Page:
Ethics reform? Let's shorten the line for the StairMaster instead

House Republicans postpone release of legislation on lobbying.

Published February 2, 2006 5:27PM (EST)

After the sort of debate usually reserved for matters of war, the House of Representatives approved a measure Wednesday that will ban former members of Congress from accessing the House floor or using the House gymnasium. It was the Republicans' first effort at ethics reform in the wake of the Jack Abramoff scandal, and if you think it was a trivial beginning -- Democratic Rep. Jim McDermott called it a sign that the House is in a "delusional state" -- perhaps you should consider this: Tom DeLay actually voted no.

With any luck, DeLay won't even have to vote on the somewhat more serious ethics reform measures proposed last month by House Speaker Dennis Hastert. As the Washington Post reports, House Republicans blasted away at virtually every aspect of Hastert's plan in a closed-door meeting at the Capitol Wednesday. House Rules Committee Chairman David Dreier was supposed to distribute a draft of the reform package Wednesday. Now he says it's not ready yet, even as he promises that StairMaster reform is only a "first step."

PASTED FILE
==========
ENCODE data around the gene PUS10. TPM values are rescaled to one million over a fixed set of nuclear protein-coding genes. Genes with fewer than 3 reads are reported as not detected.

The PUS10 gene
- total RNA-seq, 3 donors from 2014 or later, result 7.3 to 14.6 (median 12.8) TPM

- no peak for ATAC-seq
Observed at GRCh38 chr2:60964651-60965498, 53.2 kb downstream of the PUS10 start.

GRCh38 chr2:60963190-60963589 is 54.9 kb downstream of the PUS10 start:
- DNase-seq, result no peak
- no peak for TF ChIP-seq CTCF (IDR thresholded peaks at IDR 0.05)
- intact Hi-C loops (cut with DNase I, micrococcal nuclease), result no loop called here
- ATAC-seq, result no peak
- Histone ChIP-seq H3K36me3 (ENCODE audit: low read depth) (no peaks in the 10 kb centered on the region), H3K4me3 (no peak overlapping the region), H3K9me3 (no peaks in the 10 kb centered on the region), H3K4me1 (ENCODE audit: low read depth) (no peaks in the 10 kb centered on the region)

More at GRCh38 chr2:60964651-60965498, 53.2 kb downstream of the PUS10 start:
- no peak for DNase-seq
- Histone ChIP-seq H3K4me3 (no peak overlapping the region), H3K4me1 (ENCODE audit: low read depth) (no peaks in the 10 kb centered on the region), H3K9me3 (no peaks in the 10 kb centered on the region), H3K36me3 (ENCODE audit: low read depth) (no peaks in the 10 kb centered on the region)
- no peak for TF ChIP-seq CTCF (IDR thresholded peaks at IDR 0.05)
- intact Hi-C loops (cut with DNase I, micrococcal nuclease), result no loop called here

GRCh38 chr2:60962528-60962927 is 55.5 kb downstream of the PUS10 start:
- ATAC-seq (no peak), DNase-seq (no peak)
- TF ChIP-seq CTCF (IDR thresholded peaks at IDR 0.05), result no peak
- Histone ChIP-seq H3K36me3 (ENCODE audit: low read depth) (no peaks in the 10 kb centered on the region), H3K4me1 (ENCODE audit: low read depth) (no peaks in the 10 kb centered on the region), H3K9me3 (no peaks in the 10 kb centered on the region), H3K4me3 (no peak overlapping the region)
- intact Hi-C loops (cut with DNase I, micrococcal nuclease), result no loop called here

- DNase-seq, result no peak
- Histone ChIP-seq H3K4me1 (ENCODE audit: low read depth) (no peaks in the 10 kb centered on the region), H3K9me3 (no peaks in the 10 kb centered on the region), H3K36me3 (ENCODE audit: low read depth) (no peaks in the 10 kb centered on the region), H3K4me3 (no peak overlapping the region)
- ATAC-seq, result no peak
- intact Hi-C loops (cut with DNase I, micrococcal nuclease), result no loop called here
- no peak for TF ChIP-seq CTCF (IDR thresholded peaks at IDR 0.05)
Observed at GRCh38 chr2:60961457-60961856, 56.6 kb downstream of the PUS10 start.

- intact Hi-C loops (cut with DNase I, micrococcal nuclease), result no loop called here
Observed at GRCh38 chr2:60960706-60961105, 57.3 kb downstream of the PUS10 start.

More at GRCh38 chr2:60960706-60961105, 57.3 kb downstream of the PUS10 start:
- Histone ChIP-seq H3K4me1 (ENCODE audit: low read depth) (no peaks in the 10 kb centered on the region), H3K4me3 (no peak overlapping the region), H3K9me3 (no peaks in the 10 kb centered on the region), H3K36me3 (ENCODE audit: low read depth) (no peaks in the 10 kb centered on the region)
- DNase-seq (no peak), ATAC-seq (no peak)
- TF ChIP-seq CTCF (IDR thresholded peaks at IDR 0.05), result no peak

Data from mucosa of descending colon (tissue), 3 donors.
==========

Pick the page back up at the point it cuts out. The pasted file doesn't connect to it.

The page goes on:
By Tim Grieve

Tim Grieve is a senior writer and the author of Salon's War Room blog.

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